The habitats populated by P. semilunaris differ between the two localities, although both of them present rich aquatic vegetation, a general requirement of this species (e.g. Rizevsky et al., 2007; Kocovsky et al., 2011; Janáč et al., 2012). The Ier River is strongly modified as a consequence of anthropogenic interventions that have affected the river as well as the nearby plains (Ardelean, 2001). Although Piru Nou is situated in a plains area, the banks of the Ier River are fortified with stones. In similar situations, these rip-rap banks represent a good habitat for P. semilunaris (Grabowska et al., 2008; Adámek et al., 2010).
The broad distribution of P. semilunaris in the Ier River seems remarkable, as this species was absent from the river a decade ago (Wilhelm et al., 2001; Telcean et al., 2002), and only subsequently mentioned without indicating the locality (Ardelean et al., 2007). This fact highlights its rapid range expansion in the region. Probably P. semilunaris had colonized the Romanian sector of Ier, spreading upstream from Hungary, where it was mentioned previously (Halasi-Kovács et al., 2011). However, there was no previous mention of the species in north-western Romania, although large rivers had been recently explored and where it was encountered only in Hungary (Györe et al., 2012, 2013). Still, the presence of the species in the Ier River emphasizes the fact that it is widely distributed in the Criş drainage area. The most plausible explanation is that this species had not been noted in the region using previous research methods. Fishes were previously captured by electrofishing (Györe et al., 2012, 2013), a method probably not effective in small rivers with rich aquatic vegetation as in the P. semilunaris habitat (Rizevsky et al., 2007; Kocovsky et al., 2011; Janáč et al., 2012) and where small fishes probably remained hidden in the vegetation. Thus, P. semilunaris possibly remained undetected, regardless of its presence. In contrast, the nets used for capturing amphibians are useful in places with vegetation. In Romania, other invasive fish species have been recently captured using the same method (Covaciu-Marcov et al., 2011).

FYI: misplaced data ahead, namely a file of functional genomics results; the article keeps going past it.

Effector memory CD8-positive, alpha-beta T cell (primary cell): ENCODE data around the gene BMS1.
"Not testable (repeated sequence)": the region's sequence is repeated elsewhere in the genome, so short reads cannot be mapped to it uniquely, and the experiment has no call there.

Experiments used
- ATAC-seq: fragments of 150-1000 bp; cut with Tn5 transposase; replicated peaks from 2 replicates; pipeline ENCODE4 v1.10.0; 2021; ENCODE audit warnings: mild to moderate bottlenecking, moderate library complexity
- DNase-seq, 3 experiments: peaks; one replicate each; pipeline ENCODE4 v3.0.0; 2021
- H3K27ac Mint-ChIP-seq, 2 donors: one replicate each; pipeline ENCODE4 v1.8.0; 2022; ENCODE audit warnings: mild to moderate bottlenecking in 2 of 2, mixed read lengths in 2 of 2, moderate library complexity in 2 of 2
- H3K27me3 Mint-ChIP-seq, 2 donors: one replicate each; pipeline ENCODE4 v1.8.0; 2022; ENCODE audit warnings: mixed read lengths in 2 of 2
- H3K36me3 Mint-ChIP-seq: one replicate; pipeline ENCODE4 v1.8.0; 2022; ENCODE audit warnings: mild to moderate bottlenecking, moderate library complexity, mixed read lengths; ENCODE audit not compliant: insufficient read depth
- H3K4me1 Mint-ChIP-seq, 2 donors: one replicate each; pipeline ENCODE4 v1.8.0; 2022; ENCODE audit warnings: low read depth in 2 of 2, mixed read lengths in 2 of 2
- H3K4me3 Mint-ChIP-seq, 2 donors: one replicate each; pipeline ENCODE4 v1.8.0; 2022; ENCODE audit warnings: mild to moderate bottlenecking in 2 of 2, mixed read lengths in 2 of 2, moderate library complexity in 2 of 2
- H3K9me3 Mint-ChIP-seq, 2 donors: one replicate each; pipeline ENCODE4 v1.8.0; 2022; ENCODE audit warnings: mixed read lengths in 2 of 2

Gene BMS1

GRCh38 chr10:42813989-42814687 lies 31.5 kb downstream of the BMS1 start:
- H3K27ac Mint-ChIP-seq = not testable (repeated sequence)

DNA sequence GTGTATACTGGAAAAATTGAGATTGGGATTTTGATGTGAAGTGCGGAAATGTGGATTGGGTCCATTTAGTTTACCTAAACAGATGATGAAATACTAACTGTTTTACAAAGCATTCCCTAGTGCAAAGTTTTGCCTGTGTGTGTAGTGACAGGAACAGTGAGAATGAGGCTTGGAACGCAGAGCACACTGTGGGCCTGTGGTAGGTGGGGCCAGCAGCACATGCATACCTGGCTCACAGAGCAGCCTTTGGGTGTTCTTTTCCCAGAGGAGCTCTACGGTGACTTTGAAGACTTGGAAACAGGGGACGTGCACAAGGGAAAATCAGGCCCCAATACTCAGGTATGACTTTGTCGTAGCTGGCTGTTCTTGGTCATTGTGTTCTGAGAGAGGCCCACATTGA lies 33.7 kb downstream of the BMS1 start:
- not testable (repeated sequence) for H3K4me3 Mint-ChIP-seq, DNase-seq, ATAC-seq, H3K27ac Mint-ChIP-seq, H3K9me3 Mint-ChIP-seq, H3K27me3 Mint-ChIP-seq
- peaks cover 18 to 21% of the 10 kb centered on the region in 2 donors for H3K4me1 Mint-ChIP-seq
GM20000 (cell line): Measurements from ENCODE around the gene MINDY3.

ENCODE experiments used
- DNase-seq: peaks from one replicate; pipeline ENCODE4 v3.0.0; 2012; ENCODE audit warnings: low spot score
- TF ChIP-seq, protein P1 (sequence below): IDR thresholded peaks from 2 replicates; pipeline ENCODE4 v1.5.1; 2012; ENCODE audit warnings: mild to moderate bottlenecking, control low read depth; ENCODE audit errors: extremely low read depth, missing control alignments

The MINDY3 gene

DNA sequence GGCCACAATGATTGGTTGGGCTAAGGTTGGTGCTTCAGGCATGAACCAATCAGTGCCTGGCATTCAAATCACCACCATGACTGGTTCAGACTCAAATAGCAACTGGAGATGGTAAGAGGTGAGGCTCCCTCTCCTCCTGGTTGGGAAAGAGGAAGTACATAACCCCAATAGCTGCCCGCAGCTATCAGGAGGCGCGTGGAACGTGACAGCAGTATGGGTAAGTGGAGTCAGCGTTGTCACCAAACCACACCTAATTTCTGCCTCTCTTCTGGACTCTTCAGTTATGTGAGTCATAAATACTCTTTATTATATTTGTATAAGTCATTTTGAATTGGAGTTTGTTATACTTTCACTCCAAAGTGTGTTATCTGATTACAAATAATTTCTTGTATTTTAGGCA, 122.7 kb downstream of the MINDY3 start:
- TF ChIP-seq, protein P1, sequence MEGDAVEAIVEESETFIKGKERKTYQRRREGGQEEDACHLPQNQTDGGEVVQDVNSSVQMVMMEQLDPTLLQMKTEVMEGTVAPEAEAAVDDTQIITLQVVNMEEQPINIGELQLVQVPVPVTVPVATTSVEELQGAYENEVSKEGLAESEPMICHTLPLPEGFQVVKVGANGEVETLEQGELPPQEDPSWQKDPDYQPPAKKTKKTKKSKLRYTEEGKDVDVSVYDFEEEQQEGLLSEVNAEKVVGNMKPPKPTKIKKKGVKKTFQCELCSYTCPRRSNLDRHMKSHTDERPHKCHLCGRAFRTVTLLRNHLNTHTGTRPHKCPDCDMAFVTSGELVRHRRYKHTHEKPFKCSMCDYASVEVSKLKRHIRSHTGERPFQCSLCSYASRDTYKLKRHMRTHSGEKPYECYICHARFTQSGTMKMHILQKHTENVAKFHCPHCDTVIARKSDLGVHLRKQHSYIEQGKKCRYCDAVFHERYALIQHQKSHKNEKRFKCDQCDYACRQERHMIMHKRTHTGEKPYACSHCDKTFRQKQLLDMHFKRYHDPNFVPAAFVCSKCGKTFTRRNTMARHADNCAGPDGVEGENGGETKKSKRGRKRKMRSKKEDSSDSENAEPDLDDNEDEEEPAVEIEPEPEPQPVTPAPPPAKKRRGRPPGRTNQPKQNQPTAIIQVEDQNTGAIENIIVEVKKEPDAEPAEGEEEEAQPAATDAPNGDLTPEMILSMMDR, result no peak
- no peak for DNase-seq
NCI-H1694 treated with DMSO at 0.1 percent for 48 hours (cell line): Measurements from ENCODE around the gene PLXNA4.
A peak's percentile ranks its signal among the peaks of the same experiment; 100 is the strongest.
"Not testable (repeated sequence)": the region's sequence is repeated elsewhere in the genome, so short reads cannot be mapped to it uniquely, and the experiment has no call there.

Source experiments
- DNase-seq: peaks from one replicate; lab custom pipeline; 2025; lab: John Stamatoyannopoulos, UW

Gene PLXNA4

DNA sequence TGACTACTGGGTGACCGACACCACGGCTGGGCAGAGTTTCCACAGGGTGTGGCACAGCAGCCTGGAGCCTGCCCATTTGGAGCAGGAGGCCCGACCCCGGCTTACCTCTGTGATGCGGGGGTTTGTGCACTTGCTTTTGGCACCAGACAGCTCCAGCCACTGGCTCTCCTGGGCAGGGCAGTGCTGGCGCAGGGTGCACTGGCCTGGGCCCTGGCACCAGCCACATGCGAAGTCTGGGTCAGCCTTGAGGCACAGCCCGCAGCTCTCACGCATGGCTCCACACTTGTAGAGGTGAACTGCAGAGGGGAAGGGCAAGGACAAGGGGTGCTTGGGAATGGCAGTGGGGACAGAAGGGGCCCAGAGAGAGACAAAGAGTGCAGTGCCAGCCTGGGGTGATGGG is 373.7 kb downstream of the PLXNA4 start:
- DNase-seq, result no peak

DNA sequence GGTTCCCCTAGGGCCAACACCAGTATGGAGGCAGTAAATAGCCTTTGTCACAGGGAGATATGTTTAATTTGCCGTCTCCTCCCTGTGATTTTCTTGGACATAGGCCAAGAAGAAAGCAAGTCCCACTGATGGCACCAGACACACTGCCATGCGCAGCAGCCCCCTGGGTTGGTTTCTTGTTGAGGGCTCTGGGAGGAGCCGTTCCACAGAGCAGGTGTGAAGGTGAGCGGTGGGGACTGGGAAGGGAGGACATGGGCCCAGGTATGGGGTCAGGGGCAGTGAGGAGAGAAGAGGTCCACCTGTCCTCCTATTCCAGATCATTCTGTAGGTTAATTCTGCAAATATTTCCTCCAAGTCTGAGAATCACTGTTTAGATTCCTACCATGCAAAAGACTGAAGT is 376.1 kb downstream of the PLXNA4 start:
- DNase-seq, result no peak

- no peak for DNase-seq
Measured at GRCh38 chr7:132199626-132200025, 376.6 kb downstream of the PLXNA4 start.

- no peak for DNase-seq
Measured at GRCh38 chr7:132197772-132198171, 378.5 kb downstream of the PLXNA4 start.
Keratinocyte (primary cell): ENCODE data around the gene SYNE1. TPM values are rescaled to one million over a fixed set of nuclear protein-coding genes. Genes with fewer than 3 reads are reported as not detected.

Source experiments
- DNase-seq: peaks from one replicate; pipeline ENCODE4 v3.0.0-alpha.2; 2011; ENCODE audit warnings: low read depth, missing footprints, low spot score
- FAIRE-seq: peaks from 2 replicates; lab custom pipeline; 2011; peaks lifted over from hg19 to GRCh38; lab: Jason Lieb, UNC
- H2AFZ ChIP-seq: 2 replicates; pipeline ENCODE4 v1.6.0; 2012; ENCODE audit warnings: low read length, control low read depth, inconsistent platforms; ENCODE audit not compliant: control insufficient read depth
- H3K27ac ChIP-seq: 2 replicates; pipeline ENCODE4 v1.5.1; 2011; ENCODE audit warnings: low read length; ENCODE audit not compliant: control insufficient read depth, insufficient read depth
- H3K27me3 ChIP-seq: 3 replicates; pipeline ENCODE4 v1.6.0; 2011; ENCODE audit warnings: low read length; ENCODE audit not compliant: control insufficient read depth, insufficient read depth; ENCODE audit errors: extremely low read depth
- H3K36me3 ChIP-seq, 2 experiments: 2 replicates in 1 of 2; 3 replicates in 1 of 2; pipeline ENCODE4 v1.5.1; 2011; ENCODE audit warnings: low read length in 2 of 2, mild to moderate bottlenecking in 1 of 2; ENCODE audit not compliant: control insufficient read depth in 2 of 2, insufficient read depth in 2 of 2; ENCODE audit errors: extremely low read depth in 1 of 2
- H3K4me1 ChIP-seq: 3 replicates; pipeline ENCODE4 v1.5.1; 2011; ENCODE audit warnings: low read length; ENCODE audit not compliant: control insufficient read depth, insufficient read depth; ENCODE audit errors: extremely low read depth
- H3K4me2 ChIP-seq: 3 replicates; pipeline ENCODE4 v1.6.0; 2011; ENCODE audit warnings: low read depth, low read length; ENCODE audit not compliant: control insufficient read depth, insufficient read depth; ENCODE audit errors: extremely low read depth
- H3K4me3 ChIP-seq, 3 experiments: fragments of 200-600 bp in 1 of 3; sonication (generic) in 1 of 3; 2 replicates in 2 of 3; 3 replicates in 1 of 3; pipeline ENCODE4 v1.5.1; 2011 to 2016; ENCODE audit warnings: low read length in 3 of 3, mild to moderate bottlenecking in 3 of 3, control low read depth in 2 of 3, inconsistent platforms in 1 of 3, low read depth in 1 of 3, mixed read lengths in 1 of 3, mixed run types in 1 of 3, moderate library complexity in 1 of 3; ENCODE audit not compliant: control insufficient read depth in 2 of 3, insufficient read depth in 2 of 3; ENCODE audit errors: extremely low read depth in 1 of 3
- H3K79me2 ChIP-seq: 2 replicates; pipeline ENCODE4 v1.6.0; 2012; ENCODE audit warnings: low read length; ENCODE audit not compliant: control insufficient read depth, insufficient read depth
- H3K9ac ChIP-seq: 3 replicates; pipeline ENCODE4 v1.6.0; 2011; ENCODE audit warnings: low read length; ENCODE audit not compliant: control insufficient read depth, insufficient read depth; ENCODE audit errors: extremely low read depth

The ability of P. semilunaris to colonize new regions is well known (Rizevsky et al., 2007; Grabowska et al., 2008; Cammaerts et al., 2012; Janáč et al., 2012); it seems that this colonization has been accelerated, at least in rivers of western Romania. A factor could be the drought in recent years, which diminished the water flow in rivers and channels and where the aquatic vegetation occupied long sectors of the rivers. Another factor contributing to the rapid range extension of this species could possibly be the uniformity of the Ier River that has large areas of few and similar fish communities (Telcean et al., 2002). This is probably a consequence of the massive anthropogenic impact upon the river (e.g. Ardelean, 2001), and the fact that P. semilunaris has an advantage in channels (e.g. Harka and Bíró, 2007). Undoubtedly, though, the expansion of this species in rivers of western Romania will be halted at the Apuseni Mountains, where the regional rivers are formed. The strong upstream advancement of the species is a result of its plasticity (e.g. Erős et al., 2005). Currently, it is probably premature to debate the impact of P. semilunaris on the local Ier River fauna. Nevertheless, the competition for shelter with native species was observed in the laboratory (van Kessel et al., 2011). Also, the diet of tubenose gobies contains invertebrates almost exclusively, suggesting dietary overlap with other benthic fish (Kocovsky et al., 2011). This fact could still state the question of the impact of P. semilunaris upon Ier River biodiversity.